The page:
“Do all wells need the same requirement,” the Class man asks somewhat rhetorically. DNV GL is hoping to foster site-specific regulation for P&A that would even the playing field, as Norwegian P&A rules require filling a 100-meter top-hole plug, although 8 m is enough in other oil provinces. The RP includes marine wells based on ISO 31000 standards. The recommendation follows a P&A project at the Huldra field, where Statoil learned that one double barrier was as good as five single barriers and would earn a savings of 100 million kroner on the test wells involved. Some 3,000 wells on the Norwegian continental shelf need P&A work, so many are quietly excited about the RP. Although he didn’t specify, the DNV GL man said new technology — not just cement pours — would also help bring the cost of P&A down
Wind-Powered Oil Recovery
As classification societies go, DNV-GL is perpetually on the cutting edge either along or via Joint Industry Projects (JIP) to push the envelope and deliver seemingly futuristic technical solutions to some of the world’s more vexing maritime and subsea problems. Courtesy of a DNV-GL-led WIN WIN JIP, the organization has delivered again, announcing an innovative solution designed to both help the environment as well as the profitability of the beleaguered oil and gas industry: Wind-Powered Oil Recovery. Specifically the plan is designed to use floating wind turbines to power a water injection system. JIP partners include ExxonMobil, ENI Norge, Nexen Petroleum UK Ltd., Statoil, VNG Norge, PG Flow Solutions and ORE Catapult. “We can now see renewable energy as a large scale source of power to offshore oil & gas operations. By using the recent developments of floating offshore wind turbines this concept can offer a clean, reliable, and cost effective alternative for powering water injection in offshore locations,” said Remi Eriksen, Group President and CEO of DNV GL.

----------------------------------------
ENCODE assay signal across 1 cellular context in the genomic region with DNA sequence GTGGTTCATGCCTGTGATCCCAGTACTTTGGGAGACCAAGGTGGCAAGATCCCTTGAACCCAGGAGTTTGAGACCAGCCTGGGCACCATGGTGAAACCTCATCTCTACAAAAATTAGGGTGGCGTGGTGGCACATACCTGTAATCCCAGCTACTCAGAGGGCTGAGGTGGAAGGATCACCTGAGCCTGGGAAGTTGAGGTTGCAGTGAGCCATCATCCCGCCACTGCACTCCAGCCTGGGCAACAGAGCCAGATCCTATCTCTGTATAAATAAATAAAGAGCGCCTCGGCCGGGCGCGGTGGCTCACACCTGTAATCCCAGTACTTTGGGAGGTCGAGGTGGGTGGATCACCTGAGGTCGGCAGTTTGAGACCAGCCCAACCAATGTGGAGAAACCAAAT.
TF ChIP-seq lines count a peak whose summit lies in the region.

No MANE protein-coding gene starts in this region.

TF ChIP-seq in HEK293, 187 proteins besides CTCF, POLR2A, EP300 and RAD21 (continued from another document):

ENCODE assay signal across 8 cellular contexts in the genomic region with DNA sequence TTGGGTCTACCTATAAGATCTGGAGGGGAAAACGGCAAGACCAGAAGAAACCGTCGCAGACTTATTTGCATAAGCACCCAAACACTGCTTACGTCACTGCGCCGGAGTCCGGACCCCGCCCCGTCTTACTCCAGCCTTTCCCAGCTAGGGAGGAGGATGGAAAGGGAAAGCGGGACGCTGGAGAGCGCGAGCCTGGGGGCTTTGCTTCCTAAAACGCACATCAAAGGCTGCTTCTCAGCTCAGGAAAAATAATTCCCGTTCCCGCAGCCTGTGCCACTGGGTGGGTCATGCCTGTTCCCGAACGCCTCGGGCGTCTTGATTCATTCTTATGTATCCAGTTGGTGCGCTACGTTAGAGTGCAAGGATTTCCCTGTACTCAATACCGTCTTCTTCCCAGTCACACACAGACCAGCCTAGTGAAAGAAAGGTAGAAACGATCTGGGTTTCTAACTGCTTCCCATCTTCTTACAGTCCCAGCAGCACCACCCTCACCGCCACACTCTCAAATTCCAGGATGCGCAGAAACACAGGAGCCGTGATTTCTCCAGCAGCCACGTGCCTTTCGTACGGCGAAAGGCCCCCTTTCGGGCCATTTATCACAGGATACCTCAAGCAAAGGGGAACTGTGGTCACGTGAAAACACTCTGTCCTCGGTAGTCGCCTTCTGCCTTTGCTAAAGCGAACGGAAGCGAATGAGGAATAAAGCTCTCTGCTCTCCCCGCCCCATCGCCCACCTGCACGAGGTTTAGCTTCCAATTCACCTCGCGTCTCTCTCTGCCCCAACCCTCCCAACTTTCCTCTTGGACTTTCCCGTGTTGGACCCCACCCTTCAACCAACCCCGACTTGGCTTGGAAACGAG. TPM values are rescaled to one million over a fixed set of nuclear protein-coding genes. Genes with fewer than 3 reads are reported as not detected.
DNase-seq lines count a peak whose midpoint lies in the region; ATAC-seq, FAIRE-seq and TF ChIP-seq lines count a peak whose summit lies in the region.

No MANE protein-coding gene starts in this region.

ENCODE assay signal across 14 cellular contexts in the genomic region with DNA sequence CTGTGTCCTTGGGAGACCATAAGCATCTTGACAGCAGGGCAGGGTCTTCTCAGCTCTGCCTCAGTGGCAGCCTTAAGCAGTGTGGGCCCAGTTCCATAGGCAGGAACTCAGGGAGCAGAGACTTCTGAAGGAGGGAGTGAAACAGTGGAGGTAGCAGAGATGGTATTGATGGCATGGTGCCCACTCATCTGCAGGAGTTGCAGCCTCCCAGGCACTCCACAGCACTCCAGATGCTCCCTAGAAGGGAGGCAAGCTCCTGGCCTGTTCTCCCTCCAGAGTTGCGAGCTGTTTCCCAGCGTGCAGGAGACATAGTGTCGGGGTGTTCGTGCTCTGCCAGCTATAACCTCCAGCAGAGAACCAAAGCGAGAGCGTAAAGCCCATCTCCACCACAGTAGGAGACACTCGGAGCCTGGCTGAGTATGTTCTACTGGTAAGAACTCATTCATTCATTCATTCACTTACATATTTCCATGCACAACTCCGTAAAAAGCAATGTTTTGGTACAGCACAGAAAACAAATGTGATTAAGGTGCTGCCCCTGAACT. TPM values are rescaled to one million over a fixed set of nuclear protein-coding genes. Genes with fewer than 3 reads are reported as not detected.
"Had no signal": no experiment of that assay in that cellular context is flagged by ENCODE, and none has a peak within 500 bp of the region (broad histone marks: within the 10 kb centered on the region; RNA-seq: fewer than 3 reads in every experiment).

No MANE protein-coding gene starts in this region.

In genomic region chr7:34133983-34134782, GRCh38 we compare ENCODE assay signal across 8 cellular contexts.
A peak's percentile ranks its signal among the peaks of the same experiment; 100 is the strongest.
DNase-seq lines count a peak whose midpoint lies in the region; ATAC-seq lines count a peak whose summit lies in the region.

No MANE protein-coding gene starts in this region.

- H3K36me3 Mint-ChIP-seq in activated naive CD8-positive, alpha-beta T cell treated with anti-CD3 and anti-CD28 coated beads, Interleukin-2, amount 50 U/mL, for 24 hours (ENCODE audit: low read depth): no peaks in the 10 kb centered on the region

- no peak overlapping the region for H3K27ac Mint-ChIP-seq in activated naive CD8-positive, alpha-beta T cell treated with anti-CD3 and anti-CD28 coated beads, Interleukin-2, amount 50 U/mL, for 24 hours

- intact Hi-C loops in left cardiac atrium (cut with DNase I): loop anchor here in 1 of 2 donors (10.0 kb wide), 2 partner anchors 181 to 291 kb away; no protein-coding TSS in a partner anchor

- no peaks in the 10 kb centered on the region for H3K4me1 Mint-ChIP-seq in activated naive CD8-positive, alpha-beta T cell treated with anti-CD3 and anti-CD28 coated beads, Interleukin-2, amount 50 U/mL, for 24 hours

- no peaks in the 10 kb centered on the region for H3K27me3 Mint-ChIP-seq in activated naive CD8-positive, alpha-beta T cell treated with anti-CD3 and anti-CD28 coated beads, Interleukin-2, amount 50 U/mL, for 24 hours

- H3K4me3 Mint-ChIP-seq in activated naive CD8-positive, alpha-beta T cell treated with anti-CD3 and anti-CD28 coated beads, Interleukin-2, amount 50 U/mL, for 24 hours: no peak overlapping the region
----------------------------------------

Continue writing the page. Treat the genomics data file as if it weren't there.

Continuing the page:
The costs for wind powered water injection have been compared with a conventional alternative where water is injected via a flow line from the host platform. While the WIN WIN technology has higher operational expenditures (OPEX) compared to a conventional alternative, the significantly lower capital expenditure (CAPEX) means that it compares favorably over the long term. WIN WIN is therefore a commercially competitive alternative in a range of cases, particularly when host platform capacity is limited or injection wells are located far away. The savings will vary widely based on the project and the installation, but the JIP has estimated possible cost savings of approximately 20%.